On Thursday morning investors on the U.S. side of the pond woke up to a whiff of 2011: trouble in the European financial sector. Shares in Banco Espírito Santo (BES), Portugal’s second largest bank, were suspended from trading as rumors spread that severe financial difficulties may threaten the bank’s viability and require a bail-out. Shares in all major European indexes were sharply lower, and in Spain two corporate bond offerings were put on hold. U.S. futures contracts turned lower. It is fair to say that the Portuguese-speaking community – in Brazil and in Portugal – has not had a good couple weeks on the bourse or on the soccer pitch.
For a while it looked like it could be the beginning of a good old-fashioned rout. But as the day wore on, the complacency so prevalent in the current environment got the better of fear. U.S. indexes closed the day with mild losses: less than half a percent for the S&P 500 and the Dow Industrials, and a bit more than that for the Nasdaq. One might have expected to see soaring spreads between Portuguese and U.S. bonds. They did widen, predictably, but not by much. As the chart below shows, benchmark 10 year spreads remain far below where they were earlier this year, before the perplexing rally in European bonds gained steam.
For now the BES affair seems to be little more than a tempest in a teapot. European equity markets are mostly stable as they approach the Friday close, and major U.S. indexes are likewise mostly quiet. BES and Portugal’s central bank both issued statements affirming that the bank has sufficient capital reserves to weather the current troubles. The extent of these “troubles” appears somewhat opaque, though. They apparently center on the bank’s loan portfolio to the non-financial interests of the Espírito Santo family group, a Luxembourg-based diversified holding company which owns 25% of BES.
Even if there is less here than initially met the eye, though, Thursday’s flare-up is a timely reminder that things in Europe are not as stable as the region’s astonishingly low interest rates would indicate. Portugal is stuck in slow-growth mode, with unemployment over 20% and GDP projected to grow by less than 1% annually through 2015. Similar conditions prevail elsewhere on the Continent, including Spain, Greece and Italy. These conditions themselves do not necessarily portend disaster, but they do add fuel to a combustible environment for potential failures in the financial system.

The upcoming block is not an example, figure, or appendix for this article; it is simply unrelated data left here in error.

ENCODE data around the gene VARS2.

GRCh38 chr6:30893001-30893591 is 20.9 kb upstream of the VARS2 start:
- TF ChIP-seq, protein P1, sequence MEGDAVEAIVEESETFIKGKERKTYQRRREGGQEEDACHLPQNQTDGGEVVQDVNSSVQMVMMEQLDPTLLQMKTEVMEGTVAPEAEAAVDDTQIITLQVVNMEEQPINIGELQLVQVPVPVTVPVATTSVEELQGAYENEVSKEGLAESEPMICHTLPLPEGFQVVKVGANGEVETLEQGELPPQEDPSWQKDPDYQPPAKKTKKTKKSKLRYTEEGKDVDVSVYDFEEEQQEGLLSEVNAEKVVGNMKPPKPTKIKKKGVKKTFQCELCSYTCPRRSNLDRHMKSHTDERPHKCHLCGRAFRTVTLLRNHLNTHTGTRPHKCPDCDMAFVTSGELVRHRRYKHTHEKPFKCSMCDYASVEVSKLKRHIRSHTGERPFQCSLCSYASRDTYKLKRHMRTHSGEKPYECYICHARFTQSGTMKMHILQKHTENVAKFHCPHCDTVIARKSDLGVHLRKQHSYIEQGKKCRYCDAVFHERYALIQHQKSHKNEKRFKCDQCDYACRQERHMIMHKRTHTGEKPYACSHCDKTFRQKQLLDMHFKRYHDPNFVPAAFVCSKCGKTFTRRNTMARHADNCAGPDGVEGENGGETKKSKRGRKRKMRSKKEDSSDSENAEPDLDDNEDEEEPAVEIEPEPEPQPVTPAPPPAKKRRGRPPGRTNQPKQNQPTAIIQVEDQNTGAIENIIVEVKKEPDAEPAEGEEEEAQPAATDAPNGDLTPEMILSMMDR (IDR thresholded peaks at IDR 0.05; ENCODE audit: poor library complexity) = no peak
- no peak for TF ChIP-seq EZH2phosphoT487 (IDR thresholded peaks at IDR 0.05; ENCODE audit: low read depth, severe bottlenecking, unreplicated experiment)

The main reason why investors staring into their crystal balls don’t see ominous signs of a 2011 repeat is those magical three words: Whatever It Takes. Mario Draghi pronounced those words in 2012 and Europe’s financial market has been calm ever since. There is a strong conviction among investors that the ECB, the Fed and any other central banks involved will unleash a flood of stimulus onto whatever crisis emerges. And that is a reasonable conviction in light of what central banks have done up to now.
Still, it is never a good idea to let yourself become complacent to the point where you think that central banks or any other institutions can eliminate all risks, all the time. Here in the U.S., the S&P 500 has not experienced a one day price movement of more than 1% – either up or down – for three months. European bonds, as we have commented on extensively in recent weeks, remain at their lowest levels in literally centuries. The Banco Espírito Santo situation has not radically altered our worldview of where markets may be trending. But it serves as a good reminder that vigilance is just as important in a low risk environment as it is in stormier climes.